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At the time I was offended, and indeed indignant, at meeting with some unworthy strictures on them by an anonymous writer. In common with others, he spoke of them throughout as detached sonnets. As I never had regarded them in any other light than as, for the most part, connected sonnets, I endeavoured to discover if the whole could not, without violence, be divided into separate poems, so that I might arrive at their sense without confusion. To my surprise, while I read them with that intention, they, as it were, divided themselves, and, still more extraordinary, each poem concluding with an appropriate Envoy, to mark their bounds distinctly, and beyond a doubt.
The excitement at finding a long hidden treasure has passed away,—for a treasure it was, by which I purchased a knowledge of the intention of every sonnet, or rather of every stanza, (I refuse to call them sonnets for the future,) delighting myself the more in the poetry, the more I was enabled to comprehend the theme. Now that many years are gone by, I cannot imagine a possible reason for disturbing the divisions I then made, which were as follows :
FIRST POEM. Stanzas 1 to 26. To his friend, persuading him to marry. SECOND POEM. Stanzas 27 to 55. To his friend,
. who had robbed the poet of his mistress, forgiving him.
THIRD POEM. Stanzas 56 to 77. To his friend, complaining of his coldness, and warning him of life's decay.
FOURTH POEM. Stanzas 78 to 101. To his
friend, complaining that he prefers another poet's praises, and reproving him for faults that may injure his character.
Fifth PoEM. Stanzas 102 to 126. To his friend, excusing himself for having been some time silent, and disclaiming the charge of inconstancy.
Sixth POEM. Stanzas 127 to 152. To his mistress, on her infidelity.
Such should have been (had the printers in 1609 received efficient directions, and had they done their duty) the order and manner of these poems. The attentive reader will be convinced that these divisions are neither arbitrary nor fanciful, but inevitable. An unsought-for recommendation is that they are thus formed into poems tolerably equal in length, varying from twenty-two to twenty-six stanzas each.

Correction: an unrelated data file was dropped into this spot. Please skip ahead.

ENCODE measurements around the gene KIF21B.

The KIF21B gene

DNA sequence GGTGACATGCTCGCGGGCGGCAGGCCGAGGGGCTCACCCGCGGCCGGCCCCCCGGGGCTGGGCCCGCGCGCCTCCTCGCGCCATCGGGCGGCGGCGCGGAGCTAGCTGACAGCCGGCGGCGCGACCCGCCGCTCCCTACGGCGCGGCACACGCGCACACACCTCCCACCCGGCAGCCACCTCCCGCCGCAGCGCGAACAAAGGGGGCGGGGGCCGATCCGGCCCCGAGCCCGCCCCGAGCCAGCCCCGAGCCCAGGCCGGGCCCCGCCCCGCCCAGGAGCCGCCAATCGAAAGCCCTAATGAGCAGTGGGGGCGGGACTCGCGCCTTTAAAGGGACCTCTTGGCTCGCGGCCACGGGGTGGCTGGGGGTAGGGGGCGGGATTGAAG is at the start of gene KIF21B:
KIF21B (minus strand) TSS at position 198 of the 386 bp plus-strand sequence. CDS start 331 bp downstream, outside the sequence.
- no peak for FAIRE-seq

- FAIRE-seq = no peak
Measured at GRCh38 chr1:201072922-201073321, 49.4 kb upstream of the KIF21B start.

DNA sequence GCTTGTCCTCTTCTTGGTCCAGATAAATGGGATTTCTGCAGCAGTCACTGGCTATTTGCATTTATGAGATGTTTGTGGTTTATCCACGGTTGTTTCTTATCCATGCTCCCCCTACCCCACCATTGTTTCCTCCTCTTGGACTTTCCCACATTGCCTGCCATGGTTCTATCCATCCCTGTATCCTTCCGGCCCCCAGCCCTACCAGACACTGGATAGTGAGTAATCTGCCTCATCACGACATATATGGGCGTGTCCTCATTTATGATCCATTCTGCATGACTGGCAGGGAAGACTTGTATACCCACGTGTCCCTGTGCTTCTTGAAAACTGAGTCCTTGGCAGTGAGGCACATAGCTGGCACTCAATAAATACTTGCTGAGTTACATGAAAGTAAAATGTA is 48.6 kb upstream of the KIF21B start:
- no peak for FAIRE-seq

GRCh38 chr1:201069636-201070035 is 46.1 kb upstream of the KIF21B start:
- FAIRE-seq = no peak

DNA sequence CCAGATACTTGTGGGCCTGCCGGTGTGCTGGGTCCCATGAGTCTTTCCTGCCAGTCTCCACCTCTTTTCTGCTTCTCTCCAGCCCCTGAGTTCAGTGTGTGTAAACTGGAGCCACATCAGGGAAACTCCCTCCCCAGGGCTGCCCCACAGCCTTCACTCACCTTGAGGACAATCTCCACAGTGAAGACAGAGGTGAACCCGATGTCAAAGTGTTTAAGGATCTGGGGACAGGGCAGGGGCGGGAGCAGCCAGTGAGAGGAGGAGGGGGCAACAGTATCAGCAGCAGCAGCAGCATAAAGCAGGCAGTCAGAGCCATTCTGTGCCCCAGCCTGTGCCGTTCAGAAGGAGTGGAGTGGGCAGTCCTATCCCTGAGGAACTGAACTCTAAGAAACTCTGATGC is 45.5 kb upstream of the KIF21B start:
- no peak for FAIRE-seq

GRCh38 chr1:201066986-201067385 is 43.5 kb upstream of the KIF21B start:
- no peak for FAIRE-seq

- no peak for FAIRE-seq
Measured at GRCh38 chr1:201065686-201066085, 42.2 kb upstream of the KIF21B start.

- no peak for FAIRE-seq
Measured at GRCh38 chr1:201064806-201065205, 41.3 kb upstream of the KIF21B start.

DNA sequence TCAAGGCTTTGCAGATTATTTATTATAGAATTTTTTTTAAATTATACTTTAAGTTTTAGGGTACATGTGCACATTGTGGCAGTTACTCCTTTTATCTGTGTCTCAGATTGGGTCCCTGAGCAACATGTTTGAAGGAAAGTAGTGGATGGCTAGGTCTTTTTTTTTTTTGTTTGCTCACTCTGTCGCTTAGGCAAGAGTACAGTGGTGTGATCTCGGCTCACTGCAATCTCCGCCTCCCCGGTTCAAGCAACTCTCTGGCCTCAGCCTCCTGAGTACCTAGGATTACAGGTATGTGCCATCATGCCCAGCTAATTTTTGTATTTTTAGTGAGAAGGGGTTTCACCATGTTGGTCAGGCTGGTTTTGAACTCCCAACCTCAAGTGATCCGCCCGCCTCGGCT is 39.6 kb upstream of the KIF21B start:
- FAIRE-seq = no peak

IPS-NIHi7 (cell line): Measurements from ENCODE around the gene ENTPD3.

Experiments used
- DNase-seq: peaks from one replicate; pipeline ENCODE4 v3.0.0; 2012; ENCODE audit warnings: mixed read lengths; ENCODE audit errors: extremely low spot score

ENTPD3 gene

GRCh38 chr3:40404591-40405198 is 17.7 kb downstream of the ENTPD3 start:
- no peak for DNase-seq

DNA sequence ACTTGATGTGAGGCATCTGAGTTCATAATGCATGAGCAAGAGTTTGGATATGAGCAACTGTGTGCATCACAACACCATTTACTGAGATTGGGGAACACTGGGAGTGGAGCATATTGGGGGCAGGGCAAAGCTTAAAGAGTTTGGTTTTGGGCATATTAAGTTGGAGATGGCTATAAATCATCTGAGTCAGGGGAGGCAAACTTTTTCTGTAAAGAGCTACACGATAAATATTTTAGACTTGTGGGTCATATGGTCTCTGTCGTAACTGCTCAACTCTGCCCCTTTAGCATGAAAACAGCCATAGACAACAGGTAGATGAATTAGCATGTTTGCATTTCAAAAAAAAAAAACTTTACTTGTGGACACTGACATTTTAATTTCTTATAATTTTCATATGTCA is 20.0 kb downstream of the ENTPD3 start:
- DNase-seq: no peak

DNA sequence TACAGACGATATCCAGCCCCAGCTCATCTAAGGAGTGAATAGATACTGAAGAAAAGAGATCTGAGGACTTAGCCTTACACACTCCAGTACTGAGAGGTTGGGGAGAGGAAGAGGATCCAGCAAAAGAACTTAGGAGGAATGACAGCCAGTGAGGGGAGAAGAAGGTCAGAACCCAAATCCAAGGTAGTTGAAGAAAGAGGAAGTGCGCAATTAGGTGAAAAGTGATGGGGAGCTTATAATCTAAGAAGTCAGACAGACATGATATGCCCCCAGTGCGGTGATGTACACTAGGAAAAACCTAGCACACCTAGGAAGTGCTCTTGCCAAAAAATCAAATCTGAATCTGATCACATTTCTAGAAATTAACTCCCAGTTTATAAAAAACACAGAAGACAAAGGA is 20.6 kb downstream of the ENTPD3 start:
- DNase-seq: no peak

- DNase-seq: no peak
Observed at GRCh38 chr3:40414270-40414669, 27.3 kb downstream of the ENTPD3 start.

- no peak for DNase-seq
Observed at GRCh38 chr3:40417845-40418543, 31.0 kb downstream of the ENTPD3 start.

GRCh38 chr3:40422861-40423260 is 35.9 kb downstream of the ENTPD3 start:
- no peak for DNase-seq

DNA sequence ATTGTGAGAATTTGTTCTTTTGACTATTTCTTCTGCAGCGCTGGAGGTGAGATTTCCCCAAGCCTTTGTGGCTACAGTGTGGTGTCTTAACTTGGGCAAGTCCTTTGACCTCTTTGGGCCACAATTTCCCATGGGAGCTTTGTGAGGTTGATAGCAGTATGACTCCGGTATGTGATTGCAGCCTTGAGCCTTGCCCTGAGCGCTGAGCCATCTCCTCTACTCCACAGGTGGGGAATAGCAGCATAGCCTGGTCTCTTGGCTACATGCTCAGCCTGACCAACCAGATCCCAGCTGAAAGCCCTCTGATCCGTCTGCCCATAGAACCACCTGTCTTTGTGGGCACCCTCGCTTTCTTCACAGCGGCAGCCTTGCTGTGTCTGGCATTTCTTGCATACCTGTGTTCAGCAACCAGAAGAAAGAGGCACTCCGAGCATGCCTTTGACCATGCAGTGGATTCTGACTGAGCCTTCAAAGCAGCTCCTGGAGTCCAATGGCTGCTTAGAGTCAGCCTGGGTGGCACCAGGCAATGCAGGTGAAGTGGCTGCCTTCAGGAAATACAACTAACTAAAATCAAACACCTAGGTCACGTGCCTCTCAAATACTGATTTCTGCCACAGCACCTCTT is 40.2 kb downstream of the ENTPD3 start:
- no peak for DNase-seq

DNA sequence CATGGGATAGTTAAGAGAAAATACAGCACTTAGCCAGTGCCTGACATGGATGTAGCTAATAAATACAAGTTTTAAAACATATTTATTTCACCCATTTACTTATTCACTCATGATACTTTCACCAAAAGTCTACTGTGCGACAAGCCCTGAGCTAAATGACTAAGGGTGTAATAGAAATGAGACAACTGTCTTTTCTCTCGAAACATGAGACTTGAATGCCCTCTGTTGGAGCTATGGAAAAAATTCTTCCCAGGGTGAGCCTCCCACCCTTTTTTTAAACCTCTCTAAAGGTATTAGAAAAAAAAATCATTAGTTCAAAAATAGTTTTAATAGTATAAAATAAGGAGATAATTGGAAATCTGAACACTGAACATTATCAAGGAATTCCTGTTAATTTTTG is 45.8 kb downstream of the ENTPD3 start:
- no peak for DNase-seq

For upwards of two centuries these poems, owing to the carelessness or folly of those who first committed them to the types, have been little read, or misinterpreted. Yet it is doubtful if their being thoroughly understood will render them popular; though they have many stanzas of wonderful beauty, of excellence, and many passages superior to the best in Venus and Adonis, and the Rape of Lucrece. Except as connected with Shakespeare, which is much, the subjects are uninteresting. The conceits and forced metaphors, which in his day seem to have been admired, may be forgiven by us; but the languid prolixity and monotony of cadence, pervading almost all the stanzas, are wearisome to modern readers. Besides, we soon cease to delight in the same thoughts, turned round and round, placed in different lights, and tricked out in quaint fancies. Our ancestors were pleased with this style of writing, it was the fashion of the day; Shakespeare followed it in these poenis, and obtained high and highly conceited commendation. “ As the soul of Euphorbus,” quoth Meres, the Treasurer of Wit, “ was thought to live in Pythagoras, so the sweet witty soul of Ovid lives in the mellifluous honey-tongued Shakespeare: witness his Venus and Adonis ; his Lucrece; his sugred Sonnets among his private friends." Had he, in his poems, as well as in his dramas, “ made a pish” at fashion, and followed nature, the poems would also have been “ not of an age, but for all time.” Even Shakespeare could fail, imitating the style of others. But this, in its best sense, is to his honour; as the more original is a man's genius, to the less effect can it play the ape.